When I read Carolyn Hembree, I am reminded of a ball of heat lightning that shot through our house one summer when I was young. That charge stayed in the air and made us feel like we had snapped suddenly awake. Skinny wakes us with that blue coil, "fast under a low ceiling," shooting from sideboard to curtain rod to screendoor in one brilliant flash, electrifying everything. It sounds like bottle-rockets are going off, and I feel the thrill and terror of living inside each explosive line. –D.A. Powell
Old Sweetheart Slams White Russians and Mudslides on Ditmars Blvd., Astoria
First words out of my mouth he say: My, my you're not from around here.
Every bone cry hie you hence but in uniform he's out of this world.
Brass chicken hawk on brick wall exposed read fifty degrees.
Truly, I want a shortcut to the innermost workings of one other.
Says: You take your chances running night operations. I say goddamn.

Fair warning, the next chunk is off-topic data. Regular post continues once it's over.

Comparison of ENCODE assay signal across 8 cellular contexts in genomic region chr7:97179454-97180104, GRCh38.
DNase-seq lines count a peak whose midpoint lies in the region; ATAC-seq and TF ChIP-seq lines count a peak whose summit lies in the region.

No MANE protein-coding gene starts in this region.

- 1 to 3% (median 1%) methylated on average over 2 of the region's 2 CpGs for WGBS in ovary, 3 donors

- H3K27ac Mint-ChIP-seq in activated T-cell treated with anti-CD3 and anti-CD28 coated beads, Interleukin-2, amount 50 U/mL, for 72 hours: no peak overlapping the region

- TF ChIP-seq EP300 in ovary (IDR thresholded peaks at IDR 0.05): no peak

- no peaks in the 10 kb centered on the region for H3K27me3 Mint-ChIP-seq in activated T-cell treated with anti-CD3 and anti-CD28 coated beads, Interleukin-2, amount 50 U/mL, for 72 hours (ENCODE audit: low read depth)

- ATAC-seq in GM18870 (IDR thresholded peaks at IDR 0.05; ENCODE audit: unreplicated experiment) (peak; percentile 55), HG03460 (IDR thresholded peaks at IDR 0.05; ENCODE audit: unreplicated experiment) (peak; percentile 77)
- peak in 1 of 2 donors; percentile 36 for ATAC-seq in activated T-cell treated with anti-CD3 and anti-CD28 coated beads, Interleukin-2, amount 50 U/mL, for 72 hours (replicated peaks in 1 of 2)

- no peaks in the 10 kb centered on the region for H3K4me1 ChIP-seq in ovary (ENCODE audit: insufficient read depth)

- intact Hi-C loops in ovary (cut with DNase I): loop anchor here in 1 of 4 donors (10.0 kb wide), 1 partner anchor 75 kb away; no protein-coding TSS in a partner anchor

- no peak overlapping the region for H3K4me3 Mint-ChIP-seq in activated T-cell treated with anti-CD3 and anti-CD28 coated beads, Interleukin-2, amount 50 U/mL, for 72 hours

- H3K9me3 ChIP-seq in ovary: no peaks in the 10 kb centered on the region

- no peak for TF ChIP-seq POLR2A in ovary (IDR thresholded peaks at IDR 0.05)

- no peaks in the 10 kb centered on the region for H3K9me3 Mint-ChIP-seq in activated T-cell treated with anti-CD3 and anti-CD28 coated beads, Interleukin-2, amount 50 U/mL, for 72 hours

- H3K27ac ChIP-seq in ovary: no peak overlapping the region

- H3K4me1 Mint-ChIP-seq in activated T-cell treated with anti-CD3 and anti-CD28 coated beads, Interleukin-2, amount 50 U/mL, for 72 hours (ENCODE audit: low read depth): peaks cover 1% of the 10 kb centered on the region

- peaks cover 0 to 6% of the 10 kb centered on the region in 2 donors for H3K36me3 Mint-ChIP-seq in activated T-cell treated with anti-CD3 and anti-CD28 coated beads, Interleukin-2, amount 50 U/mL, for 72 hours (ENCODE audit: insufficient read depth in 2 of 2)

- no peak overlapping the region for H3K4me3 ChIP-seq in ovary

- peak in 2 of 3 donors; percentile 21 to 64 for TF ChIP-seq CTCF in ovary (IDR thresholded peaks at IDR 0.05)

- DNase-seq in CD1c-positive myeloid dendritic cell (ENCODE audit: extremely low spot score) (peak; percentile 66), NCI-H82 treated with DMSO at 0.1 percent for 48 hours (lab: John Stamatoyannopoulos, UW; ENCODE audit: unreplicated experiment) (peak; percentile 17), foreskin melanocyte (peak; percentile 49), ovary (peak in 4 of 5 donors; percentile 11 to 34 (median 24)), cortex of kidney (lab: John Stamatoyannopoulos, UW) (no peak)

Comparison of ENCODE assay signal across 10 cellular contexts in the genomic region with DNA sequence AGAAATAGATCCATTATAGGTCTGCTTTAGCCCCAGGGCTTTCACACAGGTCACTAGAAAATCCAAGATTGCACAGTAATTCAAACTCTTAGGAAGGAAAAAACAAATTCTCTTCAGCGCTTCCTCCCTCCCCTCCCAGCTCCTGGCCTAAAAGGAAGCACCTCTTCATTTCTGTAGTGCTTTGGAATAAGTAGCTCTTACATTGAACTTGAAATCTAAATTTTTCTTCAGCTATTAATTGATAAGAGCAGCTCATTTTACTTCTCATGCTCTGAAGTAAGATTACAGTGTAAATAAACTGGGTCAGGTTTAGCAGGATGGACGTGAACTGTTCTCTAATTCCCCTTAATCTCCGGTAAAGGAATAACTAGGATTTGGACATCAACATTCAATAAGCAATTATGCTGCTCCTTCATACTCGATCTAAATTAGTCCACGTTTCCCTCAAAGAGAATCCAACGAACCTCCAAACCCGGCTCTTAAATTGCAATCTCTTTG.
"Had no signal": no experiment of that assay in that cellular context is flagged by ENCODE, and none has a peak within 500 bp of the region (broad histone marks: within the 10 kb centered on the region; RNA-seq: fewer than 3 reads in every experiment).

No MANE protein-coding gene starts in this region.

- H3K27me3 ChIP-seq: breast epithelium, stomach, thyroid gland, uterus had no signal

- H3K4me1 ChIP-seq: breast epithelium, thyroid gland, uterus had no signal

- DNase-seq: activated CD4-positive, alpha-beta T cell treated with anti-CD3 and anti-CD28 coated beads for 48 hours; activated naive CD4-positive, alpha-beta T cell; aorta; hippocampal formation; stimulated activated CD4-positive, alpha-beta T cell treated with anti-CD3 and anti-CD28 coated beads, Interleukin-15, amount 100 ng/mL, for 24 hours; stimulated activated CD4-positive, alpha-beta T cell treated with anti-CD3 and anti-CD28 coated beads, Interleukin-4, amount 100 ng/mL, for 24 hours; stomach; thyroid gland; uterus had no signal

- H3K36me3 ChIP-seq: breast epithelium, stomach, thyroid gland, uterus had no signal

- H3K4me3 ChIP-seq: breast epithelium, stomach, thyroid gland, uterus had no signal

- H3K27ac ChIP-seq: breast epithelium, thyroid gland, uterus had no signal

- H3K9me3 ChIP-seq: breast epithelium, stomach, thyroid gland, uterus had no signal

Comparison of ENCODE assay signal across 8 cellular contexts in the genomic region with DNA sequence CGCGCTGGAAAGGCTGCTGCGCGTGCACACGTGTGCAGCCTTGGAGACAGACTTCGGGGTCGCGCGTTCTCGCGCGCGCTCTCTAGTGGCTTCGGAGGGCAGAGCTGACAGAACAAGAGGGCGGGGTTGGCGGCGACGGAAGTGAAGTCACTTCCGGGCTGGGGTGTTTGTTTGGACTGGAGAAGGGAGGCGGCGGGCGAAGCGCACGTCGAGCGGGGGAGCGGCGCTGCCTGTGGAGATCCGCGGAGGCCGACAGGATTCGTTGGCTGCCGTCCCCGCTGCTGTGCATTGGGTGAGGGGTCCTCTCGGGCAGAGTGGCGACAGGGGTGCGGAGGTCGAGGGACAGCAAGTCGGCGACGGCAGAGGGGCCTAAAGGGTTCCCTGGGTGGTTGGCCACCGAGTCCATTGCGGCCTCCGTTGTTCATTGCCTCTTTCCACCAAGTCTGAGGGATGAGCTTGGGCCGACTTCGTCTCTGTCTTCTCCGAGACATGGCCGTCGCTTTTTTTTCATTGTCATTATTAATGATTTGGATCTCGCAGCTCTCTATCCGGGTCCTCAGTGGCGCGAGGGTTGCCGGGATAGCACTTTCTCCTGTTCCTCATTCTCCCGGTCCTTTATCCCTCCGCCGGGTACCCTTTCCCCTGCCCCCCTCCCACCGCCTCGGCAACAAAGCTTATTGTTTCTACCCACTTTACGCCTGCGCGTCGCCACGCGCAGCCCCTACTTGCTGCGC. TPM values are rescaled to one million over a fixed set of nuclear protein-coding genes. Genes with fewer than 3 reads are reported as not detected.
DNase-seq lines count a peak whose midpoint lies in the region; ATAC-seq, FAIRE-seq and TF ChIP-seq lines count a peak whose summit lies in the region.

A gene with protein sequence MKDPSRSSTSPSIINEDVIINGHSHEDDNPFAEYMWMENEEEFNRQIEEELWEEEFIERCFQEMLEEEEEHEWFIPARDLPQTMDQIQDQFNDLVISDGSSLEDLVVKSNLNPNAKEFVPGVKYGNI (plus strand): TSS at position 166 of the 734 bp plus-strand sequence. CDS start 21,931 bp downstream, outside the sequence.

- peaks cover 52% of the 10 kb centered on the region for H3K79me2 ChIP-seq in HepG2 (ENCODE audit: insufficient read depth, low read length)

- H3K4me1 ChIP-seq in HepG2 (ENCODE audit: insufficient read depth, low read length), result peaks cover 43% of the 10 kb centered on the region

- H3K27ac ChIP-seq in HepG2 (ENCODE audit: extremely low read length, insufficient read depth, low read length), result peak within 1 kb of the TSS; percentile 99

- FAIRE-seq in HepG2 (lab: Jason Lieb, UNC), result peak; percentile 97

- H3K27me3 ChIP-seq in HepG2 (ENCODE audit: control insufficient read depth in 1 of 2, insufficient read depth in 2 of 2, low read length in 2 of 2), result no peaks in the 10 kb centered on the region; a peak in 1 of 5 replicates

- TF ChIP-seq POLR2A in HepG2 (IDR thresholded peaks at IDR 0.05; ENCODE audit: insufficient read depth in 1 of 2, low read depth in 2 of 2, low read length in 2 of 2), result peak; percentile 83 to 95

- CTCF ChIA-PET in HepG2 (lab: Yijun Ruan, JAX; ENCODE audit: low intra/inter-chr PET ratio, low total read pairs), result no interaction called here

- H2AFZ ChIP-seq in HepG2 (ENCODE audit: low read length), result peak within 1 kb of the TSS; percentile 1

Bird's eye view of his fingers spread out on his crown, flesh
wound. Through three shot glasses the waitress' fingers loop.
Clappin' off the beat he guffaw: You dance like a country girl. Flush.
To the beaten path of his hand in the pile of my skirt go
towards the southernmost row houses, turn at the spicy restaurant
its awning ruffling—there one woman lends another her rabbit fur.
Dream a man at the N station at the crack of dawn to sing and flaunt.
Now whether to sing or tell it other ways.
Leastways, atop the gratings a man dance with a puppet life-size
its arms to his waist tied. Hot little number, he say and has it
say caramba while the train skates in and speakers crackle live.
My sheets snapped flat and train-case crammed,
I never answered you (losin' your mind, scramblin' in the grass down)
asking me years hence: Why don't you sound now like where you're from?
No, you just looking hard at me—the voice is from elsewhere thrown.